Head upstairs to The Future Perfect’s ‘secret space’ (the brand’s second-floor office and adjoining gallery just down the street from their main, open-to-the-public location) and you’re welcomed by a warm, blush glow. The ambiance, a product of walls painted in Farrow & Ball’s ‘Ground Pink’ and the light from a new range of architecturally inspired LED fixtures, is part of the realised vision of interior designer and For Reference founder Leilani Zahn, who curated the space for TFP’s NYCxDesign event.
‘Lighting is important to me. Living with a lighting designer, I’m always really conscientious of lighting,’ says Zahn. The designer collaborated with a range of artists – including her husband, product and lighting designer Karl Zahn – to outfit the space, which is set up as living room, dining room and bedroom vignettes, all done in a pared-down palette of creams and blushes.
‘I made the colour palette unified, so you really look at the furniture,’ explains Leilani. And the furniture, a selection of pieces from Portugal-based De La Espada’s impressive lineup of designers, is worth taking a good look at. Works from Neri & Hu, Luca Nichetto, Matthew Hilton and Studioilse are used throughout and shown in De La Espada’s newest finishes: oiled white ash and painted black ash.
‘Outlines’ by Leilani Zahn at The Future Perfect
In addition to curating ‘Outlines’, Leilani made her first foray into product design for the show. Her collection of lighting (LED fixtures inspired by barrel and cloister vault ceilings, and arched doorways) and soft goods (geometric floor and throw pillows) are also on display, and both fit nicely into the show’s second unifying motif: sculptural geometrics.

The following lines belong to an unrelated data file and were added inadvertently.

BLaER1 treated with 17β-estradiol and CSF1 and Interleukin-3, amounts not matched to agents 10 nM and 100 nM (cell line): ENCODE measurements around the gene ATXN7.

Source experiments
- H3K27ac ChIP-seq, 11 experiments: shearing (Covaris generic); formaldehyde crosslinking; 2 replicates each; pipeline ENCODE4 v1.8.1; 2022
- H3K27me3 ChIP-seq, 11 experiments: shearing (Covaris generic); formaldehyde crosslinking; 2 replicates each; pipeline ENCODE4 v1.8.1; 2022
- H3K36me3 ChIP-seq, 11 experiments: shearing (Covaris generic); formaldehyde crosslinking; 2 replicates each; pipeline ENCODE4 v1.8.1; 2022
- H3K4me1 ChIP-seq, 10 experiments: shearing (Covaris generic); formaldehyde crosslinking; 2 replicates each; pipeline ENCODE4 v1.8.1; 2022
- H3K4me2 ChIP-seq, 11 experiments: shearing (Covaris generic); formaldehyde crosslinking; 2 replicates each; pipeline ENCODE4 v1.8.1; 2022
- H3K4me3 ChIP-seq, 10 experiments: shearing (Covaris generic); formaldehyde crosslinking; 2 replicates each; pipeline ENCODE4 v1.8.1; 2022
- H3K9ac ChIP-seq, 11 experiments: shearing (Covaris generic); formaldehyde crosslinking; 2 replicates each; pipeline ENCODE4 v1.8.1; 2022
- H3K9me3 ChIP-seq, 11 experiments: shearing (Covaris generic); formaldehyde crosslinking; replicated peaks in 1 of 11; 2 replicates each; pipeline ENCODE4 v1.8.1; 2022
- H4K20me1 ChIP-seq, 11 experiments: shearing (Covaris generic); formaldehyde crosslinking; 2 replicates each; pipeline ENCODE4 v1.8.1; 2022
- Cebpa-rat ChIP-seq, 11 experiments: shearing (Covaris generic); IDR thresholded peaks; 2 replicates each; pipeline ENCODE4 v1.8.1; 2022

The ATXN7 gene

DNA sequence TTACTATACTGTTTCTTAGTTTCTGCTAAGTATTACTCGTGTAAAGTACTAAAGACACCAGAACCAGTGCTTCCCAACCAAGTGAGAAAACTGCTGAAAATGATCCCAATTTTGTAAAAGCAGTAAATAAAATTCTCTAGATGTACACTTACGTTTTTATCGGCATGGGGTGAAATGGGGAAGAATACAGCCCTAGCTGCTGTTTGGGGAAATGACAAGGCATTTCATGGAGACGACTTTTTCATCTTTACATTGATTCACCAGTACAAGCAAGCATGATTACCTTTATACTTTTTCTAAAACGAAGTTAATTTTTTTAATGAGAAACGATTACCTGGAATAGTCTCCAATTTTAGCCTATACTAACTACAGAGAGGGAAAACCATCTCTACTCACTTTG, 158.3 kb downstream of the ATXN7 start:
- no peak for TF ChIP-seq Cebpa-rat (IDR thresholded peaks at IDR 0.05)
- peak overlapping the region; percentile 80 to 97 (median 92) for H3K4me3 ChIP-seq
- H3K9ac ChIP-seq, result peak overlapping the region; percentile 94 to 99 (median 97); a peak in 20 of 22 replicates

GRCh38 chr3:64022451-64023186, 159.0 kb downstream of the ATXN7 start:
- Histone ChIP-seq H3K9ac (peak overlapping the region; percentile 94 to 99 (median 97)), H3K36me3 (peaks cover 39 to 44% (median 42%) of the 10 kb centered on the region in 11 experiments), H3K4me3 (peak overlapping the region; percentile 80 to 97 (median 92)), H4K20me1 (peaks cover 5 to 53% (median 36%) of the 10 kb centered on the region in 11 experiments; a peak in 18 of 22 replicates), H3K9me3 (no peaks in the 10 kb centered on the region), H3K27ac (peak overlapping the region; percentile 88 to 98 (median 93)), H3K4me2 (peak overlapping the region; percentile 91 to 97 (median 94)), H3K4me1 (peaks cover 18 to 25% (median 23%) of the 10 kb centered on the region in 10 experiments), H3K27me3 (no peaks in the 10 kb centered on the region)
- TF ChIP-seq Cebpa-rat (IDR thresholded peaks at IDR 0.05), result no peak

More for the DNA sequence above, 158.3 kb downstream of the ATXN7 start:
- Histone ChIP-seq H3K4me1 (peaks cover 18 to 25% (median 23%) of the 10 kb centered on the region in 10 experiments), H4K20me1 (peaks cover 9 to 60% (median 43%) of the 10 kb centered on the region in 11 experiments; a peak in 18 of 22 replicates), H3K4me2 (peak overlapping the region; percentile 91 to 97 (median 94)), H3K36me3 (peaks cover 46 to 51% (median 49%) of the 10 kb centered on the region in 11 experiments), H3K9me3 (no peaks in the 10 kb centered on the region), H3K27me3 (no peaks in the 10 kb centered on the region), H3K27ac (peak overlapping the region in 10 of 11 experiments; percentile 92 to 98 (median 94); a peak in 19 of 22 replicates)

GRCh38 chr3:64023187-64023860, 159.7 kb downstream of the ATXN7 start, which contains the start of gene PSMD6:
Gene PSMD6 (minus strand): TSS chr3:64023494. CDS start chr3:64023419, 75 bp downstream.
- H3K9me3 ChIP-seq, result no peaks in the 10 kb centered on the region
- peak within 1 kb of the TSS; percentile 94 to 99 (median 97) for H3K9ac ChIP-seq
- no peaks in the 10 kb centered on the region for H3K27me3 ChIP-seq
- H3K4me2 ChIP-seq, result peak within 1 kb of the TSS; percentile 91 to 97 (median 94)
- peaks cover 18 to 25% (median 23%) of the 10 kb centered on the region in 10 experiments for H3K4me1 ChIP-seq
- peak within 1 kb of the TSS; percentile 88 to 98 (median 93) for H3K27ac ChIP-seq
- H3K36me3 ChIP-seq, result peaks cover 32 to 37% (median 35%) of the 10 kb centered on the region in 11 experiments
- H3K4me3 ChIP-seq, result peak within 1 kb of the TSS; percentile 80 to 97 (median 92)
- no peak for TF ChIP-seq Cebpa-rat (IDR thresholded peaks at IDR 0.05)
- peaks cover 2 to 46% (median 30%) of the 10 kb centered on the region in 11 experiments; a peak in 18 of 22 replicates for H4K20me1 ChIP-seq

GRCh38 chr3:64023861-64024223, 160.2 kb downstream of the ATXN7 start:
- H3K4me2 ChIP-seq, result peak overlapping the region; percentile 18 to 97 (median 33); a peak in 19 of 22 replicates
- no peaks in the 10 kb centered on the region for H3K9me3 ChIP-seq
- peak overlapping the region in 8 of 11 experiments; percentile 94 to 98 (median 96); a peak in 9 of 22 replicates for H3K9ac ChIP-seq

Finishing touches include Karl’s new collection of oversized hanging mobiles and table sculptures that all have a kinetic quality to them, and a floral-patterned linen textile designed by Leilani in collaboration with New York-based florist Brittany Asch of Brrch and illustrator Natalya Zahn (Karl’s sister).
‘I wanted to include a mix of geometric, organic and architectural details, and that’s something we try to bring through in every project. We always think of our designs in that way—balancing those three elements. That’s actually how the floral textile came to be... I just needed one organic plant feel, so we layered in a floral,’ says Leilani.
The pièce de résistance (and, we’re predicting, the most Instagrammed item from the show) was ‘Heather’ – a throw pillow designed by Leilani that’s made with a mix of human and acrylic hair.